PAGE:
Former political spin-doctor and pub quiz enthusiast Damian McBride takes you through the runners for the post of Deputy Prime Minister with the latest odds from Paddy Power.
If you think the outcome of the election is difficult to call, just take a look at Paddy’s superb new market on the identity of the next Deputy Prime Minister. As Sherlock Holmes said in The Red-Headed League, “it is quite a three pipe problem, and I beg that you won’t speak to me for fifty minutes.” Well, pipe at the ready, let me try and solve the case a bit quicker than that.
Favourite in the betting is ‘no-one’ at 7/4, reflecting the fact that there’s no genuine need – either constitutional or practical – for the PM to appoint a deputy. That said, we’ve had a Deputy PM in place during 27 of the last 36 years, so whether we’ve got a minority government, a majority or a coalition, there’s a decent chance the modern tradition will continue. So my fellow detectives, who are the candidates?
Cherchez La Femme
If Labour are governing on their own, Harriet Harman will gleefully take the role denied her by Gordon Brown in 2007 at 7/1. But should she decide to stand down for any reason, Caroline Flint is a good shout at 12/1 – given Labour’s rules demand any male leader have a female deputy.
There’s been a Murrrderrr
Could the Scot Nats provide the next Deputy PM? Ed Miliband has ruled out a coalition with the SNP, but if they’re the third largest party and the country’s in a government-less limbo, it’s not impossible. But if that’s your fancy, back their Westminster chief Angus Robertson – not Alex Salmond – at 22/1. A Fatal Embrace Talking of government-less limbos, picture a Tory-Labour dead heat; stock market turmoil; and the country in crisis. The Queen calls in Dave and Ed, asking them to put aside party differences and govern together. If you can see it happening, then get on Ed Miliband as DPM at an enticing 33/1.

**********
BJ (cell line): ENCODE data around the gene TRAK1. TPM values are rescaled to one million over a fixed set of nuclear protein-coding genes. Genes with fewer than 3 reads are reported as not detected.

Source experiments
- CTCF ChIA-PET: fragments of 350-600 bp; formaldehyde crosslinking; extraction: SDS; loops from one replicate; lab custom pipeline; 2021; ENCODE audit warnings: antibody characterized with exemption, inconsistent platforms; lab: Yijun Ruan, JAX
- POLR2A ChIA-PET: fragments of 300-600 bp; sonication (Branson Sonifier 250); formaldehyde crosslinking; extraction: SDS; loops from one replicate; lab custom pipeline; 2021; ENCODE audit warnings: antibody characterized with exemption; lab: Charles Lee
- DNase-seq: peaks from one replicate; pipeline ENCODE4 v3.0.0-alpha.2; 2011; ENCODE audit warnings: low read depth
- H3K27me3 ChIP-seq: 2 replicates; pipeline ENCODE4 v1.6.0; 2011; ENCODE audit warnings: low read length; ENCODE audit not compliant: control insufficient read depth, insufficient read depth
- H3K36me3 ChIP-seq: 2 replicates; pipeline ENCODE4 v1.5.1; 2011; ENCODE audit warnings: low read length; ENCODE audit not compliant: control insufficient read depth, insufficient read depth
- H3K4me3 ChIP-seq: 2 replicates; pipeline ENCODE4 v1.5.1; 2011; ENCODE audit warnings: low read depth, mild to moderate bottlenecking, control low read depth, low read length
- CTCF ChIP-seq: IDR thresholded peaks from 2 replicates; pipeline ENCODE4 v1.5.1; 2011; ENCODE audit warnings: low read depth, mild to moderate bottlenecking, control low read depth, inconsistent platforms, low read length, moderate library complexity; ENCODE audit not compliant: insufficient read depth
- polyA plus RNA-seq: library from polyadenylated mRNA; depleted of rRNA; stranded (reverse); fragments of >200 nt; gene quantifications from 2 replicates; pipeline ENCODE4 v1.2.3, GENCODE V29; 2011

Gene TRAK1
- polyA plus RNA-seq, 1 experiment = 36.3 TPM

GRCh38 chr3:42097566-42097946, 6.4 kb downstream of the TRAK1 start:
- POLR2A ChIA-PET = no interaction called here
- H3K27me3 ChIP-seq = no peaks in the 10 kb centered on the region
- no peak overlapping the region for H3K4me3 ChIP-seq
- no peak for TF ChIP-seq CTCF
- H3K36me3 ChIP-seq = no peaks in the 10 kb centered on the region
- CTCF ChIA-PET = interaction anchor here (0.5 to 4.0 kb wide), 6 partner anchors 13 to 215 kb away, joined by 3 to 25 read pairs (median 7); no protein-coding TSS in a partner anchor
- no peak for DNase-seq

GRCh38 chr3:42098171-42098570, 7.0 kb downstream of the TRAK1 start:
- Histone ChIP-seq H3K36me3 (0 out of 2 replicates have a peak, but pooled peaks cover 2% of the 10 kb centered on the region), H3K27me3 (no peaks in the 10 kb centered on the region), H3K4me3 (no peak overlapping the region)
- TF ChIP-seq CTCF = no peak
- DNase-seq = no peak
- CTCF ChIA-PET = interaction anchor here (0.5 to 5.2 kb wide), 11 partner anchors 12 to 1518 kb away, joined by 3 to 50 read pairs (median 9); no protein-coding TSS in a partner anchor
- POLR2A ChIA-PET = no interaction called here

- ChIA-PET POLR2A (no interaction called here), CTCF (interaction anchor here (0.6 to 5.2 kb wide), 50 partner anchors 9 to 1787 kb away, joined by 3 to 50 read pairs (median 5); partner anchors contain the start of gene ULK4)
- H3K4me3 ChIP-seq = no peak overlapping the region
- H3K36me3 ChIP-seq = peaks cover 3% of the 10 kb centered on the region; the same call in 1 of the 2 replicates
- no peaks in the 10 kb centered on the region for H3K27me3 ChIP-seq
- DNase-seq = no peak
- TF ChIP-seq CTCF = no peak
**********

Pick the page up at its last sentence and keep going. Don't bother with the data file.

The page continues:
Ten Little Tories
If instead David Cameron is leading a minority or majority Tory government, he has one hell of a task choosing a deputy, given any decision will be seen in the context of the race to succeed him. So ignore any of the candidates in that crowded contest, and look instead at Michaels Gove or Fallon at 33/1.
The Third Man
If the Tories end up relying on unionist MPs to form a government, the DUP’s Nigel Dodds could wind up as DPM (25/1), but if it’s a tougher-negotiated deal with UKIP that gets them over the line, the smart money would be on Douglas Carswell at 66/1 given he’s a better bet than Nigel Farage to win his seat.
Those are some potential suspects, but personally, I’m not buying any of them. I don’t think either the Labour or Tories will govern on their own, they certainly won’t work together, and Labour won’t take the SNP into Downing Street.
And, as Holmes would say, when you have eliminated the impossible, whatever remains must be the truth. Which brings us to the Liberal Democrats.
Nick Clegg is second favourite to stay in his current job at 11/2. I wouldn’t back that, even with Clegg’s own pension. He may be thick-skinned, but no leader can survive the kind of bloodbath awaiting the Lib Dems on 7 May, one for which he will be firmly blamed once the campaign’s façade of unity subsides.
Nevertheless, the Lib Dems will almost certainly still retain enough seats to make themselves second fiddle in any coalition, whether Labour or Tory led, and that means they’ll keep the DPM’s office. And who will get the keys as Clegg’s replacement?
Ladies and Gentlemen, I can unmask the final suspect: look no further than Vince Cable, available with Paddy at a stonking 20/1. Elementary. Case closed. Book ‘em Danno. I’ll go and fill my pipe. You go and fill your boots.
For more see the Paddy Power Blog